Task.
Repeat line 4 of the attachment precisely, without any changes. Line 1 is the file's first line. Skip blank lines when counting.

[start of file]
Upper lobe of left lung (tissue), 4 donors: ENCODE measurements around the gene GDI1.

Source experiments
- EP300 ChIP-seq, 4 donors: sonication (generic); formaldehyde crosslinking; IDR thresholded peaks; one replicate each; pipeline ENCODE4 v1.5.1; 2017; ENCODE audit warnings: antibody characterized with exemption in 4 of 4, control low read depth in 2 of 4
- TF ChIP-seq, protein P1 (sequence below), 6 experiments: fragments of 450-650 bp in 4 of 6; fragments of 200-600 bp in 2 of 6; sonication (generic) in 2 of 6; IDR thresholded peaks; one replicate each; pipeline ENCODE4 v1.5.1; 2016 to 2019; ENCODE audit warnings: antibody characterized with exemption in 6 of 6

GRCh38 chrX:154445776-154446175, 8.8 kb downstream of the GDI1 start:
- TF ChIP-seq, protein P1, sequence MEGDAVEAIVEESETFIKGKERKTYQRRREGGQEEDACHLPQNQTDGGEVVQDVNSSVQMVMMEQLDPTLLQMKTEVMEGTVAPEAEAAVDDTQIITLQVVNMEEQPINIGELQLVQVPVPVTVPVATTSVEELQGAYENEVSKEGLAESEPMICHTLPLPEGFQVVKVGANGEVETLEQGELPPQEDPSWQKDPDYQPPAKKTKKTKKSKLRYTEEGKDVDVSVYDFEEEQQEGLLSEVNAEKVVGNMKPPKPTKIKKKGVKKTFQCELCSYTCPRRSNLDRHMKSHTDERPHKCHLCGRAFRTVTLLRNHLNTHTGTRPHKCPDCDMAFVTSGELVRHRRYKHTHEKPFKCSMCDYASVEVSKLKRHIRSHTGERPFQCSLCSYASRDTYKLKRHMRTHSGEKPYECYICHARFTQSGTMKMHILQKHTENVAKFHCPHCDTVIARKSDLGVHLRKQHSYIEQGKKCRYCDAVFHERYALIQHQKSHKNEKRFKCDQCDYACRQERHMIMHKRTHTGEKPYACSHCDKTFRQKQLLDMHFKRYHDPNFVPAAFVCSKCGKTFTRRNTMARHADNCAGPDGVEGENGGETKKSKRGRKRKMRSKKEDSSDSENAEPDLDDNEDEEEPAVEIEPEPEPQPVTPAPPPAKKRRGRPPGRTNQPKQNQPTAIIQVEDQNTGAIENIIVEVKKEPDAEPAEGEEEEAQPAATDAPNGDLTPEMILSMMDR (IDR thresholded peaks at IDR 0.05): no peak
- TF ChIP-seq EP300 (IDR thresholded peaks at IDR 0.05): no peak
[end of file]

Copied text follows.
- TF ChIP-seq, protein P1 (sequence below), 6 experiments: fragments of 450-650 bp in 4 of 6; fragments of 200-600 bp in 2 of 6; sonication (generic) in 2 of 6; IDR thresholded peaks; one replicate each; pipeline ENCODE4 v1.5.1; 2016 to 2019; ENCODE audit warnings: antibody characterized with exemption in 6 of 6